Passing through the power cables at an old school video arcade from one game to another, a hulking, 9-foot tall wrecker named Ralph strikes up a friendship with feisty, pint-sized girl racer named Vanellope. Because she’s a “glitch,” they won’t allow her to race with the other girls in Candyland.
This charming movie has won my heart because it’s about relationships. No one hardly is aware of others’ experiences with rejection. In one scene, Fix-It Felix Jr. whines to his villain counterpart Ralph about suffering unrequited love. “You wouldn’t know anything about it,” he complains.
“Yes, I do,” Ralph responds. “It’s the story of my life everyday.”
Felix’s countenance softens. He finally understands that the “bad guy” in his game feels left out by the others. The heart-warming takes place on various levels of conflict and misunderstanding.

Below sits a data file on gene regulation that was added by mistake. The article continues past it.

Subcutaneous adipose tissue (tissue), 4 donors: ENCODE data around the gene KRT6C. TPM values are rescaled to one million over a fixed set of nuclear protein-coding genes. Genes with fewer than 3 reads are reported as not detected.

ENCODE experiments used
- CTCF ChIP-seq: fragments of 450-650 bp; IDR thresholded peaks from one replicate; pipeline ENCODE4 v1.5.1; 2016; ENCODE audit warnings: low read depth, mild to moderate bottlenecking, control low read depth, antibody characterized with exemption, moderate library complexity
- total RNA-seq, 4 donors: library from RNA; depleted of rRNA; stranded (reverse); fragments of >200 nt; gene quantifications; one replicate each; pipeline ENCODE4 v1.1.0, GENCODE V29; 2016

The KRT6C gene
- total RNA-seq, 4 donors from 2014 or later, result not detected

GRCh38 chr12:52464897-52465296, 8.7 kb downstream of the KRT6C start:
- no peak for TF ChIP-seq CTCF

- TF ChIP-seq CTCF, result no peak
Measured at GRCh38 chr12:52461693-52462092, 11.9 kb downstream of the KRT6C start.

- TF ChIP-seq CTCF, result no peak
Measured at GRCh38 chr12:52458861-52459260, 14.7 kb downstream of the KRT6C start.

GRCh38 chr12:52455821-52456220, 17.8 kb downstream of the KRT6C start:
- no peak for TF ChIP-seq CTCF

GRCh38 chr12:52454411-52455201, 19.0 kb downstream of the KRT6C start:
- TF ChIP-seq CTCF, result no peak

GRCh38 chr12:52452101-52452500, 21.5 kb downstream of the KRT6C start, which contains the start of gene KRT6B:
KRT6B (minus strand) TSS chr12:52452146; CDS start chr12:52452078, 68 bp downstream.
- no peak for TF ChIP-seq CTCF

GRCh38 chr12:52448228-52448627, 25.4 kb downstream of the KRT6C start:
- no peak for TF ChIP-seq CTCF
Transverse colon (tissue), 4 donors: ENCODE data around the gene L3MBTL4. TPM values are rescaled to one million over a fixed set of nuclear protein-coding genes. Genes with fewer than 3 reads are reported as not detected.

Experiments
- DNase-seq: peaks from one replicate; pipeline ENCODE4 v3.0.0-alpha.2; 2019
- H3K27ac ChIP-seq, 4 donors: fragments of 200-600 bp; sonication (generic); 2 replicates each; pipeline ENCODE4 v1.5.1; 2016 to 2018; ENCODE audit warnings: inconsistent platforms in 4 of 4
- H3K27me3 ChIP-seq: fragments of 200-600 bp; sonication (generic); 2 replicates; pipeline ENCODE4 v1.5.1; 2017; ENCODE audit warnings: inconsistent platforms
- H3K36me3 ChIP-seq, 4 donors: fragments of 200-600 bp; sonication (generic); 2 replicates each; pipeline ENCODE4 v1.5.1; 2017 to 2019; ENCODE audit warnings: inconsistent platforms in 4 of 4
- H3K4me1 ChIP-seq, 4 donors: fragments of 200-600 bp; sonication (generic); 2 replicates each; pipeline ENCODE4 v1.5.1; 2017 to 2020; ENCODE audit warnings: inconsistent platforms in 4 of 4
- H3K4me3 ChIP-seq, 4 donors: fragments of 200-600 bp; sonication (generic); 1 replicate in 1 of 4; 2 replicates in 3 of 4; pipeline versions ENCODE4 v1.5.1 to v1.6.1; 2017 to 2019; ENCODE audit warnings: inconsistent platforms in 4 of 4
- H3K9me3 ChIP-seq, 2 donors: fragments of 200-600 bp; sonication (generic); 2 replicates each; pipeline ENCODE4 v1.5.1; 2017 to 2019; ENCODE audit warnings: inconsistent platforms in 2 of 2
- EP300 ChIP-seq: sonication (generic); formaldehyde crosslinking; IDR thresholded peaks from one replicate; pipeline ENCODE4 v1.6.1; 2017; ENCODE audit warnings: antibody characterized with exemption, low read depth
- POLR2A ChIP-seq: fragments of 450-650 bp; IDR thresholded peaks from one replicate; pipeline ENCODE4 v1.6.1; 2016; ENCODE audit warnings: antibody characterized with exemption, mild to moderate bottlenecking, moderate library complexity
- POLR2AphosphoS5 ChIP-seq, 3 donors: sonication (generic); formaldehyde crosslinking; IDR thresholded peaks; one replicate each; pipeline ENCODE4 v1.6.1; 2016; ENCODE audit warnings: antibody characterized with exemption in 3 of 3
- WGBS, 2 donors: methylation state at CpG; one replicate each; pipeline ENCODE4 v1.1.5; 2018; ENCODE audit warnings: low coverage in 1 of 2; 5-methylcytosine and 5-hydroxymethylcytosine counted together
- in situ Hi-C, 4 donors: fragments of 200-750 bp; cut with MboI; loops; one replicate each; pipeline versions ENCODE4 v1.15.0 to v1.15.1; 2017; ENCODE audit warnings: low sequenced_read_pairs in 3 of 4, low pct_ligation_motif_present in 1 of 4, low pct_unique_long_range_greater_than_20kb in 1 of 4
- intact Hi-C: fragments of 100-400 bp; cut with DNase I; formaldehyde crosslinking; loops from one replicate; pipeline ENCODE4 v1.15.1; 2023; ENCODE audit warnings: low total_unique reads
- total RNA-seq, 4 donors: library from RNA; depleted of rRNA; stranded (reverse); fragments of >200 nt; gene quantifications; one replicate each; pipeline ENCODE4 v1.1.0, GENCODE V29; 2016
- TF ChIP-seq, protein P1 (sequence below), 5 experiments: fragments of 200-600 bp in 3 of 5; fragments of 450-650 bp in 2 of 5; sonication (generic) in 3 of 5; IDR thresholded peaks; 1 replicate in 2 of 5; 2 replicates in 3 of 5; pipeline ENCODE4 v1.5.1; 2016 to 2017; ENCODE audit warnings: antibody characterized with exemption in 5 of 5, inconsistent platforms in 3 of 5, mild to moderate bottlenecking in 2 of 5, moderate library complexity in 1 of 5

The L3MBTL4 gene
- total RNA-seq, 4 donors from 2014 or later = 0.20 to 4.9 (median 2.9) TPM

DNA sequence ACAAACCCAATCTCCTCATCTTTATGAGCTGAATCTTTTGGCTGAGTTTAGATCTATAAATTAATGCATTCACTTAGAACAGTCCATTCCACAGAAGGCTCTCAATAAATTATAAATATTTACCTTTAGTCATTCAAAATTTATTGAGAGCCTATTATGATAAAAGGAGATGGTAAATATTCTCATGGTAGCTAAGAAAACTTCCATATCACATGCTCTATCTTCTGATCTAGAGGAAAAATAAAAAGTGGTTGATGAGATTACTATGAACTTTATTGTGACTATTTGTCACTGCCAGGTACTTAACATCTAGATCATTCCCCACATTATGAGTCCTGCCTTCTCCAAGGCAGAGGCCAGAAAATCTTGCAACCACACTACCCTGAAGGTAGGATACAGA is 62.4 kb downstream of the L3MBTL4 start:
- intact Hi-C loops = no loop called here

The story is highly imaginative and the interaction between video game characters, both known and unknown to gamers, is delightful. The movie is a gem amidst the piles of rubbish churned out by Hollywood. The plot never bores. (Most movies make my eyes glaze, and I usually just walk out of the room from boredom.)
Wreck-It Ralph is more than just a great children’s movie. It is absolutely a contribution to humanity. Wreck-It Ralph wrecks buildings but fixes friendships.